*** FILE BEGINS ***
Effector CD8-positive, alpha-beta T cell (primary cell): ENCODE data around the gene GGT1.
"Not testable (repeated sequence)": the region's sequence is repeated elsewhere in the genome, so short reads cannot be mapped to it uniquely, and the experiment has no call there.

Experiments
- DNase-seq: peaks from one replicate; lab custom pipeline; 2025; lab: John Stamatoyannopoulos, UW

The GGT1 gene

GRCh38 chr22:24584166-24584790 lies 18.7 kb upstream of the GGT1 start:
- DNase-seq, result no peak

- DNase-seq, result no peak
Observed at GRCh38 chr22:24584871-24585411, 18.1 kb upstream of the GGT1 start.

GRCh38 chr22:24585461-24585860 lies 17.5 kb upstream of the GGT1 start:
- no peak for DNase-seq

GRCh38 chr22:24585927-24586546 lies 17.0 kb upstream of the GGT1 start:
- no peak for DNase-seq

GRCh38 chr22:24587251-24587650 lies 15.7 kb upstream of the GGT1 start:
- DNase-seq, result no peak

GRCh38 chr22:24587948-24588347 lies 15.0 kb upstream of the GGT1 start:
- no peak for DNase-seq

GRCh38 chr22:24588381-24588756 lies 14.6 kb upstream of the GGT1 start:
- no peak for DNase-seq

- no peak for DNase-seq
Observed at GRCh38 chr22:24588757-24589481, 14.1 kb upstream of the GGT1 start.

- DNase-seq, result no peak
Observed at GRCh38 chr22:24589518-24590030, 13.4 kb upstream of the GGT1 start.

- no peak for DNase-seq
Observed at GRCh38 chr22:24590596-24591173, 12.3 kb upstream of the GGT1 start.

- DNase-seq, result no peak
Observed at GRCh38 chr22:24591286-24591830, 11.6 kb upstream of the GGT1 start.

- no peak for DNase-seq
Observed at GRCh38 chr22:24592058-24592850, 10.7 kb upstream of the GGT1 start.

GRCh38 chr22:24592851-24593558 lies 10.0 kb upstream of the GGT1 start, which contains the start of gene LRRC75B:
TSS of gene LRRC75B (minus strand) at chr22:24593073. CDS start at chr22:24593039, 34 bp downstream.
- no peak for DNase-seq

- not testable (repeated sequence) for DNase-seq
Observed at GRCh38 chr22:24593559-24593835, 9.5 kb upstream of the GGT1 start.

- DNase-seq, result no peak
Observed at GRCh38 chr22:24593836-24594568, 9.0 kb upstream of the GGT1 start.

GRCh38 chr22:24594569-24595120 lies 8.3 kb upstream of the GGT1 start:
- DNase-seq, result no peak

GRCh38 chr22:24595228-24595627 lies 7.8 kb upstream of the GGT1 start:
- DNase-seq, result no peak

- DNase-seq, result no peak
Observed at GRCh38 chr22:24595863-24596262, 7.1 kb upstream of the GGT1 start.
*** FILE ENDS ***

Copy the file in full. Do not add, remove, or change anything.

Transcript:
Effector CD8-positive, alpha-beta T cell (primary cell): ENCODE data around the gene GGT1.
"Not testable (repeated sequence)": the region's sequence is repeated elsewhere in the genome, so short reads cannot be mapped to it uniquely, and the experiment has no call there.

Experiments
- DNase-seq: peaks from one replicate; lab custom pipeline; 2025; lab: John Stamatoyannopoulos, UW

The GGT1 gene

GRCh38 chr22:24584166-24584790 lies 18.7 kb upstream of the GGT1 start:
- DNase-seq, result no peak

- DNase-seq, result no peak
Observed at GRCh38 chr22:24584871-24585411, 18.1 kb upstream of the GGT1 start.

GRCh38 chr22:24585461-24585860 lies 17.5 kb upstream of the GGT1 start:
- no peak for DNase-seq

GRCh38 chr22:24585927-24586546 lies 17.0 kb upstream of the GGT1 start:
- no peak for DNase-seq

GRCh38 chr22:24587251-24587650 lies 15.7 kb upstream of the GGT1 start:
- DNase-seq, result no peak

GRCh38 chr22:24587948-24588347 lies 15.0 kb upstream of the GGT1 start:
- no peak for DNase-seq

GRCh38 chr22:24588381-24588756 lies 14.6 kb upstream of the GGT1 start:
- no peak for DNase-seq

- no peak for DNase-seq
Observed at GRCh38 chr22:24588757-24589481, 14.1 kb upstream of the GGT1 start.

- DNase-seq, result no peak
Observed at GRCh38 chr22:24589518-24590030, 13.4 kb upstream of the GGT1 start.

- no peak for DNase-seq
Observed at GRCh38 chr22:24590596-24591173, 12.3 kb upstream of the GGT1 start.

- DNase-seq, result no peak
Observed at GRCh38 chr22:24591286-24591830, 11.6 kb upstream of the GGT1 start.

- no peak for DNase-seq
Observed at GRCh38 chr22:24592058-24592850, 10.7 kb upstream of the GGT1 start.

GRCh38 chr22:24592851-24593558 lies 10.0 kb upstream of the GGT1 start, which contains the start of gene LRRC75B:
TSS of gene LRRC75B (minus strand) at chr22:24593073. CDS start at chr22:24593039, 34 bp downstream.
- no peak for DNase-seq

- not testable (repeated sequence) for DNase-seq
Observed at GRCh38 chr22:24593559-24593835, 9.5 kb upstream of the GGT1 start.

- DNase-seq, result no peak
Observed at GRCh38 chr22:24593836-24594568, 9.0 kb upstream of the GGT1 start.

GRCh38 chr22:24594569-24595120 lies 8.3 kb upstream of the GGT1 start:
- DNase-seq, result no peak

GRCh38 chr22:24595228-24595627 lies 7.8 kb upstream of the GGT1 start:
- DNase-seq, result no peak

- DNase-seq, result no peak
Observed at GRCh38 chr22:24595863-24596262, 7.1 kb upstream of the GGT1 start.